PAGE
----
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1.  The Efficacy of Citroline in the Treatment of Ischemic Stroke and Primary Hypertensive Intracereral Hemorrhage; A Review Article 
ARYA Atherosclerosis  2010;6(3):122-125.
Stroke is a medical emergency with a mortality rate higher than most forms of cancer. It is the second leading cause of death in developed countries and the most common cause of serious, long-term disability in adults.
Primary intracerebral hemorrhage (ICH) is a major clinical problem that accounts for 15% of all acute stroke hospitalizations. Currently, there is no medical therapy available for these patients, with options being limited to supportive care or invasive neurosurgical evacuation. The damage induced by an ICH appears to be related to a combination of different factors. In addition to direct mechanical disruption from the hematoma, surrounding injury secondary to edema formation and ischemia are contributing factors for brain injury following ICH. Citicoline (cytidine-5-diphosphocholine) is an essential precursor for the synthesis of phosphatidylcholine that is key component of cell membranes. Citicoline is a naturally occurring endogenous compound. For clinical use, the sodium salt of this compound usually utilized. During ischemia, phosphatidylcholine is broken down into free fatty acids, which in turn are used to generate free radicals that potentiate ischemic injury. Citicoline is a neuroprotectant drug with some beneficial effects in human ischemic stroke and primary intracerebral hemorrhage (ICH) with an excellent safety profile.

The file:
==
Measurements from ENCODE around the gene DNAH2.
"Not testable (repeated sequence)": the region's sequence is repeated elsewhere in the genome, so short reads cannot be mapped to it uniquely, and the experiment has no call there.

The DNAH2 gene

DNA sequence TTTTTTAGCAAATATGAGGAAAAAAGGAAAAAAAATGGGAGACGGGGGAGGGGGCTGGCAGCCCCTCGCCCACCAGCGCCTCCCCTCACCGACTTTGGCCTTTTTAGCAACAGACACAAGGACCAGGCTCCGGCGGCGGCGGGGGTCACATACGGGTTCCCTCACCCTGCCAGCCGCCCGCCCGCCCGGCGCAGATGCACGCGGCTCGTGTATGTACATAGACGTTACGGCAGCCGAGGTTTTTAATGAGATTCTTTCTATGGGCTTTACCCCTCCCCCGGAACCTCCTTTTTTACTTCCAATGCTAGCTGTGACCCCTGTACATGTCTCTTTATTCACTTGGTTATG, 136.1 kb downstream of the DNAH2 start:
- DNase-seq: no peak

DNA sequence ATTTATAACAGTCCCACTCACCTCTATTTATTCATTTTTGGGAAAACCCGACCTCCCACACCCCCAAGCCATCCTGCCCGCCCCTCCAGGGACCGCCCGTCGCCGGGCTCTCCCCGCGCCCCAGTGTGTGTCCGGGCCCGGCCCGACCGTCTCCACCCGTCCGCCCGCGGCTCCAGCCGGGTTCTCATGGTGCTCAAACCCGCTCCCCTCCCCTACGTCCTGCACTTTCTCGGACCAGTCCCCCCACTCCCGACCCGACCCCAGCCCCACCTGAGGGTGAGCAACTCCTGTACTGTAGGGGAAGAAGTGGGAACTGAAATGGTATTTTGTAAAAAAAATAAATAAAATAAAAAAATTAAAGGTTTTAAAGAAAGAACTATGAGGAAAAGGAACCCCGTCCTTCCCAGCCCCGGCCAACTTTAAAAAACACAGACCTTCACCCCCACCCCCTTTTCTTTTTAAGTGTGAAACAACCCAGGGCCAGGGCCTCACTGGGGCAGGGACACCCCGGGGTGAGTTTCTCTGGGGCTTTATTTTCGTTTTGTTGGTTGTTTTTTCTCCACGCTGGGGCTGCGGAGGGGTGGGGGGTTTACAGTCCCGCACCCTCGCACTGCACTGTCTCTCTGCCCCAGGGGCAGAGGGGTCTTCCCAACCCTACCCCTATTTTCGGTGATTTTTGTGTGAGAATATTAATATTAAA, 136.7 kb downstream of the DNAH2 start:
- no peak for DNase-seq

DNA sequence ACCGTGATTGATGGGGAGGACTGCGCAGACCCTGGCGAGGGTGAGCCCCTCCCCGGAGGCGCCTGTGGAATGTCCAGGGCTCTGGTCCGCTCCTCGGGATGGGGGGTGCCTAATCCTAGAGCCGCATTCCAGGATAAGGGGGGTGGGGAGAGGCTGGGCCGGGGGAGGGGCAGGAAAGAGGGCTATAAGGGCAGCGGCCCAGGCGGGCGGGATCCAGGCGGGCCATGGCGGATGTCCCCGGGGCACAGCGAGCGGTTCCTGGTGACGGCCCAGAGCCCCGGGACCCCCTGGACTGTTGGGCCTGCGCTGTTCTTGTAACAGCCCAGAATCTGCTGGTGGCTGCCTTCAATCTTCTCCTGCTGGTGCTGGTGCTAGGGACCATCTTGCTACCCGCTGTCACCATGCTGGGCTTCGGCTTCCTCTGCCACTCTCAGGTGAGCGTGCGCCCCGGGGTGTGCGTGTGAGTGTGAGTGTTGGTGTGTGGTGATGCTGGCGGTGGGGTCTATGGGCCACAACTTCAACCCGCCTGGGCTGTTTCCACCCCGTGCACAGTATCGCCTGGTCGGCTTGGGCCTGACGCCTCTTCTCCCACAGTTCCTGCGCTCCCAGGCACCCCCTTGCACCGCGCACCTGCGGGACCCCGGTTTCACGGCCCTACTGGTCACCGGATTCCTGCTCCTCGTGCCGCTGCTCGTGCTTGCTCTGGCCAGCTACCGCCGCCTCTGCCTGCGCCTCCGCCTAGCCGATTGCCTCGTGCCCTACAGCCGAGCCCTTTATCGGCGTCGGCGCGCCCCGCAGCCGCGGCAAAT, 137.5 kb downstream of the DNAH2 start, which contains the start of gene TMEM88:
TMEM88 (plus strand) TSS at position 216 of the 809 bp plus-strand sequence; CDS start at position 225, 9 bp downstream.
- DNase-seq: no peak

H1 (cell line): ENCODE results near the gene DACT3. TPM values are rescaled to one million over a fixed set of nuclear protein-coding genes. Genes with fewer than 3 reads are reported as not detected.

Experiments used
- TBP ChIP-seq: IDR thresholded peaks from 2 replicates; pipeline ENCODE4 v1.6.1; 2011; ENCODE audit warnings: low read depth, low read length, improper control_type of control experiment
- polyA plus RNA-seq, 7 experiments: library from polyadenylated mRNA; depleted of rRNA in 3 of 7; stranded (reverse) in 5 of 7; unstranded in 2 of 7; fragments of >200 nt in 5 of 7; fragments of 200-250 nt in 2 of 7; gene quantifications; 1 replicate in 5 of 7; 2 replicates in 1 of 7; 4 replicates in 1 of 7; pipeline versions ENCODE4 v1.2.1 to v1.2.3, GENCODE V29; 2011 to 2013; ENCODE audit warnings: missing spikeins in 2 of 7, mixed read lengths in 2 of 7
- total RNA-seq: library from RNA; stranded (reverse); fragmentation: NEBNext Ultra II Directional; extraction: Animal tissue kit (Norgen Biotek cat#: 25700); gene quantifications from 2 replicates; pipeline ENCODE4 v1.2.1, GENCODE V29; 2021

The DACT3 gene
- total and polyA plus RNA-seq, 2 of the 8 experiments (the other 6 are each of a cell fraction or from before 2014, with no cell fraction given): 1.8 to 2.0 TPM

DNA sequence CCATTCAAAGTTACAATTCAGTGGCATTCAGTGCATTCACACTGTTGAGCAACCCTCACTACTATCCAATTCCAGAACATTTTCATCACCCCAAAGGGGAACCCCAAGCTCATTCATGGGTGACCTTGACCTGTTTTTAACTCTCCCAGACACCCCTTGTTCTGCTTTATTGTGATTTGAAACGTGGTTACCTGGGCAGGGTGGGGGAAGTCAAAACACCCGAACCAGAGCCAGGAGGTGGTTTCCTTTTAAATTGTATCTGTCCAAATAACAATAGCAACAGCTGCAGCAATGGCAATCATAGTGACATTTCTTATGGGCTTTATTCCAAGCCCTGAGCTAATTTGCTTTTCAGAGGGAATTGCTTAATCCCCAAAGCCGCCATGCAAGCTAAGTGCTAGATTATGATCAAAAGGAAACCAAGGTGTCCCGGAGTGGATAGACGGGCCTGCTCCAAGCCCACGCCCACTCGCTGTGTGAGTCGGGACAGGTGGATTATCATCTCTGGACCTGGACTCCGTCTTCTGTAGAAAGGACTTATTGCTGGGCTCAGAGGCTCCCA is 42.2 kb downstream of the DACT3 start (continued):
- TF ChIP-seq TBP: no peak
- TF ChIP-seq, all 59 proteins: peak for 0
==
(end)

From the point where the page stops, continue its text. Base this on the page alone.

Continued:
In the current paper, we review published papers regarding use of citicoline in the treatment of human ischemic stroke and primary intracerebral hemorrhage (ICH).
PMCID: PMC3347821  PMID: 22577428
Citicoline; Treatment; Ischemic Stroke; Intracerebral Hemorrhage

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